Dynamic De/Centralization in Federations: comparative conclusion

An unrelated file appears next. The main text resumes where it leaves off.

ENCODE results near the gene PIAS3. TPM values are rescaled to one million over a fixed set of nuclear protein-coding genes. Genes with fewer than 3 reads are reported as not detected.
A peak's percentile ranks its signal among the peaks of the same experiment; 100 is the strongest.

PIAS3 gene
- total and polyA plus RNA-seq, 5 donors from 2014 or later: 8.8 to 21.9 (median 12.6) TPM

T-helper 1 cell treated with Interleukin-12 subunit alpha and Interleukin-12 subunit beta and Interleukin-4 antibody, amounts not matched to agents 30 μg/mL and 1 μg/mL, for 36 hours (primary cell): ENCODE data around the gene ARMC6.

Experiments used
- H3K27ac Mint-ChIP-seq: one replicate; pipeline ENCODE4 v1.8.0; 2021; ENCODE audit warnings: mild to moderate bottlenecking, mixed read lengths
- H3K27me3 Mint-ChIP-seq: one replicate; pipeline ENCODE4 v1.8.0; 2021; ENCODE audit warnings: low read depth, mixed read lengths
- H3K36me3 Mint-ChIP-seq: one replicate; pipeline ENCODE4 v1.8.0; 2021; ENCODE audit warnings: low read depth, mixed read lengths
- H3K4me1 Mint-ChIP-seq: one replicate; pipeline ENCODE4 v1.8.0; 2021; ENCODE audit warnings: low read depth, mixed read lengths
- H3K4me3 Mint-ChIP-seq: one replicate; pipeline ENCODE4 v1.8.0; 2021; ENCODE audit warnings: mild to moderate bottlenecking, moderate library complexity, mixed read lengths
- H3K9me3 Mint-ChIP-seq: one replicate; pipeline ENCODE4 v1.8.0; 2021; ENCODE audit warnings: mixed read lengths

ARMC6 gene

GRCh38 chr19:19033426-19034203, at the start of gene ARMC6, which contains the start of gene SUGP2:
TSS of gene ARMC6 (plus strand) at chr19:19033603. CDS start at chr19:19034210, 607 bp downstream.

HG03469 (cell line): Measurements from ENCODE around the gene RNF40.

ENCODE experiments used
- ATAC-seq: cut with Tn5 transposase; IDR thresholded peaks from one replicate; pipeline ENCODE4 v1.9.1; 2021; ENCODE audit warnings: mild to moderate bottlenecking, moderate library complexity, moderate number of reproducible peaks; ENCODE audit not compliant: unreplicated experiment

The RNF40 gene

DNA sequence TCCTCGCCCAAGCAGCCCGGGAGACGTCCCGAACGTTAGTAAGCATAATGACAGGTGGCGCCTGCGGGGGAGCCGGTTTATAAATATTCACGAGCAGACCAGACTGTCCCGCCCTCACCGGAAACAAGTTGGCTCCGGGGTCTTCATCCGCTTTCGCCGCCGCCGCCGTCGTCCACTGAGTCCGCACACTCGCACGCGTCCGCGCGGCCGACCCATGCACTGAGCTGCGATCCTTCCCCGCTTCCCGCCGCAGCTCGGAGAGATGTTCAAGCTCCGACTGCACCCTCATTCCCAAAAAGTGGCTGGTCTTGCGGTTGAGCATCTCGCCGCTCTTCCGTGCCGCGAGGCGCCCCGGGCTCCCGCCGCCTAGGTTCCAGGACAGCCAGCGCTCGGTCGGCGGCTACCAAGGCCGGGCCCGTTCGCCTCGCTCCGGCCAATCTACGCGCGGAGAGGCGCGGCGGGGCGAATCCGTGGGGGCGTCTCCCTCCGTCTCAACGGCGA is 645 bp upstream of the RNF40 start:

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This article presents the conclusions of the project Why Centralization and Decentralization in Federations?, which analyzed dynamic de/centralization in Australia, Canada, Germany, India, Switzerland, and the United States over their entire life span. It highlights six main conclusions. First, dynamic de/centralization is complex and multidimensional; it cannot be captured by fiscal data alone. Second, while centralization was the dominant trend, Canada is an exception. Third, contrary to some expectations, centralization occurred mainly in the legislative, rather than fiscal, sphere. Fourth, centralization is not only a mid-twentieth century phenomenon; considerable change occurred both before and after. Fifth, variation in centralization across federations appears to be driven by conjunctural causation rather than the net effect of any individual factor. Sixth, institutional properties influence the instruments of dynamic de/centralization but do not significantly affect its direction or magnitude. These findings have important conceptual, theoretical, methodological, and empirical implications for the study of federalism.
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